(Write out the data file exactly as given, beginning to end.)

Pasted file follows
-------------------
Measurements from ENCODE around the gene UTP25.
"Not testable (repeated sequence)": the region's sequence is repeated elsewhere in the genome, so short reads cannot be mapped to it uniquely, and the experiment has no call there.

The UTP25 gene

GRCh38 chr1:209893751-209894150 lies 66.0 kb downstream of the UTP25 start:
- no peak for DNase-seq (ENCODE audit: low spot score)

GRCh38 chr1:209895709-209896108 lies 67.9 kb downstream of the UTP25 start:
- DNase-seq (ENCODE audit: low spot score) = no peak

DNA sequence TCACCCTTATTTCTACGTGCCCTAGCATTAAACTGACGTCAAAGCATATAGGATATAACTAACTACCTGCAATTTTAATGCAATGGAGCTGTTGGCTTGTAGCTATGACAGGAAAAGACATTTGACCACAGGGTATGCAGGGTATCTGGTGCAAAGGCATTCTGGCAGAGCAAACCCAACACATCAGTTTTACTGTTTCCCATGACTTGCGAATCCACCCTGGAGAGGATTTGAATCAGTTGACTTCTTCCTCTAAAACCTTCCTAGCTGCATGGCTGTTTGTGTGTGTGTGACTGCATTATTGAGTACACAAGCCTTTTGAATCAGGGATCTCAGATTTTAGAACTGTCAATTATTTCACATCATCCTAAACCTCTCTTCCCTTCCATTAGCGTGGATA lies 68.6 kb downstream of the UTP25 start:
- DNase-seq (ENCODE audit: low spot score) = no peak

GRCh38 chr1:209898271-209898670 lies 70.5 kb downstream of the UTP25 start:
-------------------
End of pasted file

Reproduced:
Measurements from ENCODE around the gene UTP25.
"Not testable (repeated sequence)": the region's sequence is repeated elsewhere in the genome, so short reads cannot be mapped to it uniquely, and the experiment has no call there.

The UTP25 gene

GRCh38 chr1:209893751-209894150 lies 66.0 kb downstream of the UTP25 start:
- no peak for DNase-seq (ENCODE audit: low spot score)

GRCh38 chr1:209895709-209896108 lies 67.9 kb downstream of the UTP25 start:
- DNase-seq (ENCODE audit: low spot score) = no peak

DNA sequence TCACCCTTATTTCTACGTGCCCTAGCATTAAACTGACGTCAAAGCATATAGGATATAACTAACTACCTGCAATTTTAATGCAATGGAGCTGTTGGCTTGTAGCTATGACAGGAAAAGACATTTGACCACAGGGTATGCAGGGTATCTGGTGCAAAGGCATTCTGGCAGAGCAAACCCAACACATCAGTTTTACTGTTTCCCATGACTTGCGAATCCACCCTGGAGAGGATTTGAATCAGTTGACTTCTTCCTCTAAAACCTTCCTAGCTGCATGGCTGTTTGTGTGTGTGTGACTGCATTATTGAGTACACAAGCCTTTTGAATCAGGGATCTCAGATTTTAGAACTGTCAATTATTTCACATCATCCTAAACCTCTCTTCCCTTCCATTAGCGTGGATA lies 68.6 kb downstream of the UTP25 start:
- DNase-seq (ENCODE audit: low spot score) = no peak

GRCh38 chr1:209898271-209898670 lies 70.5 kb downstream of the UTP25 start: